American Dog Tick

Black Legged/Deer Tick

Brown Dog Tick

Lone Star Tick

Both Topical
Advantix II

American Dog Tick

Black Legged/Deer Tick

Brown Dog Tick

Lone Star Tick

Dogs Topical
 

 

Could my pet get sick from a tick bite?

Depending on the species, ticks are known carriers of 16 different pathogens, each of which could make you or your pet ill. The most common afflictions are Lyme disease and Bobcat Fever, but there are others as well. It's important to make sure you're using the correct tick preventative for your pet's lifestyle and your geographical location so you can signifcantly reduce the risk of your pet's exposure to these illnesses.

 

How do I safely remove a tick?

Gently tweeze the tick from as close to the skin as possible. Be careful not to twist the tick, as this could leave parts of the mouth attached to your pet. Also, take care to avoid squeezing the engorged part of the tick, as doing so could cause the blood to return to your pet's bloodstream and increase the risk of infection of any pathogenic diseases that tick may have been carrying.

Do not use alcohol or vaseline to try to remove the tick. If possible, save the tick in a glass jar for identification in the event your pet does become sick after a tick bite!

Need help?

Tell us about your pet, your geographical region, and ask away! Our veterinary experts are standing by!

 

 

Heartworm Information

Does my pet need monthly heartworm prevention?

It's recommended that all pets, dogs and cats, receive heartworm preventatives. Even if you live in a low-risk area, the risks associated with heartworm disease are considered greater than the risks associated with providing monthly prevention. In fact, the American Heartworm Society recommends a year-round preventative regimen regardless of lifestyle or geographical region as heartworms have been diagnosed in all 50 states and are regionally present in the main 48 and Hawaii.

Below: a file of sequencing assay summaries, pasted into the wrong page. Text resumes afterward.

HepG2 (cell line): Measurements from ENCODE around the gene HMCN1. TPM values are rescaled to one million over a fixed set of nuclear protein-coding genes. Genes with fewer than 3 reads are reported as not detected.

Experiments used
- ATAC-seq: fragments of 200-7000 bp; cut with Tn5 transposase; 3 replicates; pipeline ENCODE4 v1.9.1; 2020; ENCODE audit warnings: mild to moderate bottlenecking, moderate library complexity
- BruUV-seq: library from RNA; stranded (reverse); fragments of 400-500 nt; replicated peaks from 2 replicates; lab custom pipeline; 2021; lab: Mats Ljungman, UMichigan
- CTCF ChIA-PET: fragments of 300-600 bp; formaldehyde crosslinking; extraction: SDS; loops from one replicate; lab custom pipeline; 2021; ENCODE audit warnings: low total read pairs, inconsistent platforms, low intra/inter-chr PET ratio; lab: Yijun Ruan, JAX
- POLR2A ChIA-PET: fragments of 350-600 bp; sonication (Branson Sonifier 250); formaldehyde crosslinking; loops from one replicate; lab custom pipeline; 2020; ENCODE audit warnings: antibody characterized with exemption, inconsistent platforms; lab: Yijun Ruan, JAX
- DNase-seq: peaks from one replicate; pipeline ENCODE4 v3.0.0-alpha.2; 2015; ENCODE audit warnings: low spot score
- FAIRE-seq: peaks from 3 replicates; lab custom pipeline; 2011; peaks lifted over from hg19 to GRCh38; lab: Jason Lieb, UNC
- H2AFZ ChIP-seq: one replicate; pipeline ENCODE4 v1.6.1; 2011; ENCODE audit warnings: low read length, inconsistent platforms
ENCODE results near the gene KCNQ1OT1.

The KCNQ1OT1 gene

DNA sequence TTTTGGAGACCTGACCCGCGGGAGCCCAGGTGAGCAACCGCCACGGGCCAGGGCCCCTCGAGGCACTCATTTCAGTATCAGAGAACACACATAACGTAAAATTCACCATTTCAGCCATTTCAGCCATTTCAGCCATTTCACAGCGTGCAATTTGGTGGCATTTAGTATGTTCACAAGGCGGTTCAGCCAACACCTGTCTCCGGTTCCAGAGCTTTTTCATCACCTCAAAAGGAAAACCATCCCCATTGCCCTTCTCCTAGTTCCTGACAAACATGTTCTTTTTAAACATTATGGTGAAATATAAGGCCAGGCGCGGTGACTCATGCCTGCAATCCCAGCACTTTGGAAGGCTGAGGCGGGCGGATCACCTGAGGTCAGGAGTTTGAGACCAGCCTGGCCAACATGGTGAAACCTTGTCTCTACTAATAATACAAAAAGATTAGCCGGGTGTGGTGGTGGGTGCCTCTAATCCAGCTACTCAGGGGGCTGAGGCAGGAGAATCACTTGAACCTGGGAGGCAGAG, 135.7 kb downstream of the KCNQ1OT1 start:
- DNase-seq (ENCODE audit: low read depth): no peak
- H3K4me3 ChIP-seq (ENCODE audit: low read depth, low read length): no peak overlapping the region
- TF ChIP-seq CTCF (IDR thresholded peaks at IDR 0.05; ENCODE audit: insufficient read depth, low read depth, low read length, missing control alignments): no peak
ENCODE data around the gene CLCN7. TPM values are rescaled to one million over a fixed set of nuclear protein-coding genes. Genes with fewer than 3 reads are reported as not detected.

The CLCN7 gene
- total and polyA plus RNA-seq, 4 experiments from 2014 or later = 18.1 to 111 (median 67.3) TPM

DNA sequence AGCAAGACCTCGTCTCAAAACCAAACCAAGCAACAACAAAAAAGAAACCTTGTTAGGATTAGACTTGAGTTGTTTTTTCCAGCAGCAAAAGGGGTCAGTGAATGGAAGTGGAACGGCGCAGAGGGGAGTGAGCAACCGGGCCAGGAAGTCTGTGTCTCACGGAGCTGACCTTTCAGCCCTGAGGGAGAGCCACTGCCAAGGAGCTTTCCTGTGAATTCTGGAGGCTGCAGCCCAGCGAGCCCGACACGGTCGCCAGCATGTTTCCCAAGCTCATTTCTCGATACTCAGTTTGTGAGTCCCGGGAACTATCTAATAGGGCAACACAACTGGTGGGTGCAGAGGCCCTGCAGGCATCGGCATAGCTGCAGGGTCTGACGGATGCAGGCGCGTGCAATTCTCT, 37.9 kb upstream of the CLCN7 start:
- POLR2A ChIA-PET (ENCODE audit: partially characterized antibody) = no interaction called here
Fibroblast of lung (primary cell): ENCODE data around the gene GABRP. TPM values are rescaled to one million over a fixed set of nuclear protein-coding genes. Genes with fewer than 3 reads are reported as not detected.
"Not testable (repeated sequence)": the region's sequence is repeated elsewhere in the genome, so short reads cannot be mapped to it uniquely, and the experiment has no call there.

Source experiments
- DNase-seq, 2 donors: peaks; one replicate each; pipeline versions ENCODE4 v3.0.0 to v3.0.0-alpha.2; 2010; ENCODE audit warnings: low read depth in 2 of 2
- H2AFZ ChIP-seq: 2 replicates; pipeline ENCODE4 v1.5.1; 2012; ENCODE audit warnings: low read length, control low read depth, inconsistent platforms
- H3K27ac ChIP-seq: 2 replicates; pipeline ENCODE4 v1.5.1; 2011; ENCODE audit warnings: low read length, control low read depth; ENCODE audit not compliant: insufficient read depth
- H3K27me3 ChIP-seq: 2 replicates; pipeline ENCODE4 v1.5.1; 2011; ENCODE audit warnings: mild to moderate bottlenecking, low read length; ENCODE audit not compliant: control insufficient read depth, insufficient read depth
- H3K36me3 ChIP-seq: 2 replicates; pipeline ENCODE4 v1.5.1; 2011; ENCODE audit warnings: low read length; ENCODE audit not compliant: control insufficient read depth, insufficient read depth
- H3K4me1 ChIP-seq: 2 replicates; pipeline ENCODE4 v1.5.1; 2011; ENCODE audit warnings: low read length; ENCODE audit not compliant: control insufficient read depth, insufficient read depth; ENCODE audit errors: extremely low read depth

Learn more about Heartworm Disease in pets here.

Do I need to treat my indoor pet?

Similar to fleas, it's far too easy and common for a mosquito to make it's way indoors through an open door, window, or sometimes even small holes in screens. Even indoor animals should be given a monthly preventative year-round to ensure that even one mosquito bite won't infect your pet with heartworm disease.

Can I use mosquito repellant on my dog?

Please don't ever apply DEET or other human-formulated mosquito repellants to your pet, as these can have serious and potentially deadly side effects in animals. Fortunately, many of the topical flea and tick products on the market actually contain ingredients that help repel mosquitos as well, and will be sufficient to prevent bites on your pet all summer long.

Additional things you can try involve reducing the mosquito exposure around your home by doing the following:

  1. Reduce standing water and other mosquito breeding areas
  2. Plant mosquito-repelling plants, such as basil, citronella, and lemon grass, in pet-safe planters (just try to keep them out of your pet's reach so they're not tempted to eat it!)
  3. Sprinkle food-grade diatomaceous earth in hard-to-reach areas, such as under decks and plants, to help control larvae populations
  4. Limit the amount of time your pet spends outdoors during active mosquito periods at dusk and dawn